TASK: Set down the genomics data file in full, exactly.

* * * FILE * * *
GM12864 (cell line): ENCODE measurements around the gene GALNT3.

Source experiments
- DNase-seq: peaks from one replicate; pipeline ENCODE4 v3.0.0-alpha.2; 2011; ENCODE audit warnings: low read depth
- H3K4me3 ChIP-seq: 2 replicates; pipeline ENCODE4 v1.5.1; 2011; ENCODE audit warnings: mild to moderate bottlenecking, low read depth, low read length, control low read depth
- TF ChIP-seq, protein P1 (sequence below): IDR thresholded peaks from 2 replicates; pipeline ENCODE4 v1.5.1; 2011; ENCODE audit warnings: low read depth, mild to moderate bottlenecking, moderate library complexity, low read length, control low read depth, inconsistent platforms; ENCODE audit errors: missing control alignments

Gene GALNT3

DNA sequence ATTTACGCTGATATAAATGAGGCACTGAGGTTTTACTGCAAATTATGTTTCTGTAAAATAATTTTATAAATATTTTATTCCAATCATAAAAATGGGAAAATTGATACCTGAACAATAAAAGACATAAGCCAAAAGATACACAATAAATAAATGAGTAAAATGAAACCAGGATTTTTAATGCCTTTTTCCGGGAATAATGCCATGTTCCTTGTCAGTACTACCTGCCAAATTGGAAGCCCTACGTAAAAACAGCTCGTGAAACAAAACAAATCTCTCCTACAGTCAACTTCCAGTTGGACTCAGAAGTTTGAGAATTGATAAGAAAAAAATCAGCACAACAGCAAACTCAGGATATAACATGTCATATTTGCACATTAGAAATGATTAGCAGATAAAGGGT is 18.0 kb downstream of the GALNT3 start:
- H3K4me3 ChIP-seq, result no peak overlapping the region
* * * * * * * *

GM12864 (cell line): ENCODE measurements around the gene GALNT3.

Source experiments
- DNase-seq: peaks from one replicate; pipeline ENCODE4 v3.0.0-alpha.2; 2011; ENCODE audit warnings: low read depth
- H3K4me3 ChIP-seq: 2 replicates; pipeline ENCODE4 v1.5.1; 2011; ENCODE audit warnings: mild to moderate bottlenecking, low read depth, low read length, control low read depth
- TF ChIP-seq, protein P1 (sequence below): IDR thresholded peaks from 2 replicates; pipeline ENCODE4 v1.5.1; 2011; ENCODE audit warnings: low read depth, mild to moderate bottlenecking, moderate library complexity, low read length, control low read depth, inconsistent platforms; ENCODE audit errors: missing control alignments

Gene GALNT3

DNA sequence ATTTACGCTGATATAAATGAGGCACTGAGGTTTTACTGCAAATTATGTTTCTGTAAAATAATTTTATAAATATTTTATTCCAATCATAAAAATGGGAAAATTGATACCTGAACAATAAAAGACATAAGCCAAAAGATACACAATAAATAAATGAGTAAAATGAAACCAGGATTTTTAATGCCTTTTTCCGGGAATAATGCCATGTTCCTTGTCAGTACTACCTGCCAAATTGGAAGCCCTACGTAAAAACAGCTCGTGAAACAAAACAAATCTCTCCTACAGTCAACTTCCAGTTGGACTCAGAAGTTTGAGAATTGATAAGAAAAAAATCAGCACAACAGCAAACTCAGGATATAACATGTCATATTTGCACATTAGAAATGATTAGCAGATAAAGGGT is 18.0 kb downstream of the GALNT3 start:
- H3K4me3 ChIP-seq, result no peak overlapping the region